Cheryl Donegan, Video Still Channelling in 4 Versions
A CONVERSATION WITH CHERYL DONEGAN
by AS Bessa
by AS Bessa
AS Bessa: The title of one of your videos at the New Museum’s window project makes reference to Courbet. Duchamp thought that Courbet was the beginning of “retinal art.” Did you mean to address that issue?
Cheryl Donegan: I have come across that famous line from Duchamp many times before (I have even heard him repeat it in a conversation as part of a series of interviews we have on CD). It was not that particular reference to Courbet I had in mind, but simply the image of the famous painting where Courbet depicts himself in the studio before an easel surrounded by a host of spectators—everyone in his life and art swelling the studio for a look. It’s an old idea—the theater of painting, the performance in the studio. I think Duchamp means that Courbet’s work marks the moment where the eye/sight becomes anonymous from the body/seeing, a rupture Duchamp’s work denies. Maybe because I look at Courbet’s image with a Contemporary, neurotic eye, I see it as an anxious image of vision and presence.
ASB: I didn’t think about that particular painting, but since you mention it, I think it does make a lot of sense in relation to your work—the open studio as a performance, or in your case, the performance as an open studio. It was a great idea to pair your work with McCarthy’s. Whose idea was that?
CD: It was Laurie Halsey Brown’s idea to put McCarthy and me together. She is the New Media Education Director at the New Museum. She organized a series of projects in the New Museum’s window during the McCarthy show with artists whose works were related to McCarthy’s. I’m the only one who was paired directly with McCarthy. I think the reason it worked was because, although we participate in a similar legacy of performance/video/painting, there are enough significant differences to make it interesting. I think my work is flatter than his—takes place in a more shallow, anonymous, and maybe desperate space—my back is literally to the wall.
ASB: I think the pairing brought out the issue of complexity in your work. You have been so identified as a video artist in the past that people get puzzled when you show paintings. There is a difficulty to understand that you are a painter, that video is but an expansion of painting and not the contrary.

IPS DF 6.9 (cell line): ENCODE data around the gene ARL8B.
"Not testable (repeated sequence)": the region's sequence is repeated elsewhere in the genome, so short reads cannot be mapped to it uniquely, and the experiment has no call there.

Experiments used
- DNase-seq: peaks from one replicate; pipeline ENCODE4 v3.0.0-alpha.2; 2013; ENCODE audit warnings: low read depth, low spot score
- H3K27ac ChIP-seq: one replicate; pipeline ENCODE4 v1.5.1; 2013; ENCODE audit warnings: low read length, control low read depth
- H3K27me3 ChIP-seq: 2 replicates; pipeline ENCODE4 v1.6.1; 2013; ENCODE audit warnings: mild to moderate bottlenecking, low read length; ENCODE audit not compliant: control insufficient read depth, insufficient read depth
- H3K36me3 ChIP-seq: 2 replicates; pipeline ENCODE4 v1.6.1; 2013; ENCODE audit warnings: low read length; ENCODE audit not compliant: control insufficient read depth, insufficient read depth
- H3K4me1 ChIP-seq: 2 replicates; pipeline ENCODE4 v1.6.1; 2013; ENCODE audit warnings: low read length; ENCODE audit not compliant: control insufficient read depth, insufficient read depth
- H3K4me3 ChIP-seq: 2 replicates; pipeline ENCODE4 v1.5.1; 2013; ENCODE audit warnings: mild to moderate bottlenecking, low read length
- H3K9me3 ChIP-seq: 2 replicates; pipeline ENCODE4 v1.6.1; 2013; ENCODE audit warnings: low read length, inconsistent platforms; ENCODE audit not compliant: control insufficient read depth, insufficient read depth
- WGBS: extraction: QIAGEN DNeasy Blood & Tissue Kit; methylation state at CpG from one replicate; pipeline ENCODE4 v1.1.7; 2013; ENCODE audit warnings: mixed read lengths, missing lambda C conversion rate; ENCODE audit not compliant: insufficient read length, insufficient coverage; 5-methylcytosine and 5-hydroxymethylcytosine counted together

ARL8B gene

CD: Yes, it has been an issue for me in my development as an artist. I don’t really blame people for the label “video artist”—one could say that my strongest, most public work has been in video. It is certainly what I am known for. Yet the investigations I have pursued have always encompassed painting in one way or another, either as a subject in the video, or by creating a relationship between painting and video like the document/documentary format of the piece “Tent.”, for example. I think the fact that I have not produced a consistent style as a painter or that I’ve conducted the whole thing as an experiment is troublesome for many viewers. And in some ways for me too! I think I’ve found a more comfortable relationship with painting with this last body of work—if that is possible for me! I feel like for the first time I don’t have to reinvent it for myself at every outing, but can go deeper into a position. I’d like to think that the way I’m working will create an appreciation that painting need not be threatened by newer media, but can benefit by, as you said, the expansion.
ASB: What you call “inconsistent style” or “experiment” is perhaps the most interesting aspect of your work. It implies always being open to what is happening and, on the other hand, a very analytical mind. I was really struck by the conversation that we had some time ago when we discussed the work of Michael Krebber and I realized how thorough you were in examining his work. You mentioned going to the Armory fair just to get a certain catalogue of Krebber’s work and I thought “Wow, that is great!” It seems to me that you are willing to engage in someone else’s discourse and perhaps even incorporate it into your own. I find that extremely important.